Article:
The survey indicates that the use of CBD oil in pets takes place in all the provinces of the country. However, it is in Neuquén where the highest levels are registered, with 1.4%. “There is a great cannabis activism in general and from that side, there are many campaigns and public talks about its therapeutic use in non-human animals,” said Paula Lezcano, who lives in Neuquén and is a member of the group Veterinarios Cannábicos Argentinos (Argentine Cannabis Veterinarians).

For his part, Lucas Castelli, a deputy from Neuquén for Avanzar, points out that “it is the only province that has a veterinary cannabis clinic in operation.” “In many places in the country people do not know where to turn to but here we have worked hard to inform and give it a regulatory framework. We are waiting for it and we presented a project three months ago where we asked to include non-human animals and veterinarians in the provincial registry so that they can register and prescribe.”

This situation presents a difficulty because currently in the Reprocann (National Registry of persons authorized for controlled cultivation for medicinal and/or therapeutic purposes), veterinarians are not registered among the professionals who can register to prescribe medical cannabis. “We are asking them to provide us with this competence. They received us at the National Ministry of Health and supposedly they are working on it.”

Propper Regulation and Accreditation Are Required

Meanwhile, Neuquén is working to establish a local bill to give a legal framework to non-human animals and veterinarians that work with cannabis. “We have to see how to make it operational but there is a general consensus to move it forward. Likewise, we also ask the National Executive for its inclusion in the Reprocann, which would be the most organic way for everything to be under the same registry,” Castelli concludes.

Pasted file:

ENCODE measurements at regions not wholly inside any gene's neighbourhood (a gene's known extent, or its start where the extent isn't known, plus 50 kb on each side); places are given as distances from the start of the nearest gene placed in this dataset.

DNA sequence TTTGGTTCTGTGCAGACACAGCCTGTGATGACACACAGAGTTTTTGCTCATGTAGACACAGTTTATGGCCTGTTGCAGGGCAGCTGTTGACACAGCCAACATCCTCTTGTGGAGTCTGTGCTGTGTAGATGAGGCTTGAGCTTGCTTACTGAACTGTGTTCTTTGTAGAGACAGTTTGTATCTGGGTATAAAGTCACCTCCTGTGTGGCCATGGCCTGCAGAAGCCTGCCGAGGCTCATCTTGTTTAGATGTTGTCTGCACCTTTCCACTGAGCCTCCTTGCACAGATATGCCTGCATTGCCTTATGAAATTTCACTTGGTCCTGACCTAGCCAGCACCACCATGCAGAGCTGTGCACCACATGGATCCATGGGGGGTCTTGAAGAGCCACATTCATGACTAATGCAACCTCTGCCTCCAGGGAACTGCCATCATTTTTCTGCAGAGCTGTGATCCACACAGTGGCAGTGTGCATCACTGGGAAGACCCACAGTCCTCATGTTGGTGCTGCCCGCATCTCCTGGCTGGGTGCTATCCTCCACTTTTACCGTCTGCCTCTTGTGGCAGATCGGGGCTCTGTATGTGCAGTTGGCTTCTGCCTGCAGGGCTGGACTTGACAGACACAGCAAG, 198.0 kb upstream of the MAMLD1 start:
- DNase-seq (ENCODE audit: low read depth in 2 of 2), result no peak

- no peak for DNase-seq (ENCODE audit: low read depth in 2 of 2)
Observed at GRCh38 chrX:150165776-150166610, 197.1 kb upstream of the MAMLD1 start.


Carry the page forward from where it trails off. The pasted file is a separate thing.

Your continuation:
As with physicians, veterinarians must also specialize in cannabis treatments in order to provide the best treatment for their non-human patients. For this reason, associations such as Argentine Cannabis Veterinarians and professionals such as Rolando Rey González organize talks, classes, and other activities with the aim of disseminating information.

Those interviewed agree that it is important to continue with this line of work and increase training, both private and public, in the coming years so that the 0.4% reflected in the survey increases and more and more animals can receive cannabis oil as a therapeutic option.

(Featured image by Roberto Valdivia via Unsplash)

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First published in Perfil, a third-party contributor translated and adapted the article from the original. In case of discrepancy, the original will prevail.

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Avatar Eva Wesley

Eva Wesley is an experienced journalist, market trader, and financial executive. Driven by excellence and a passion to connect with people, she takes pride in writing think pieces that help people decide what to do with their investments. A blockchain enthusiast, she also engages in cryptocurrency trading. Her latest travels have also opened her eyes to other exciting markets, such as aerospace, cannabis, healthcare, and telcos.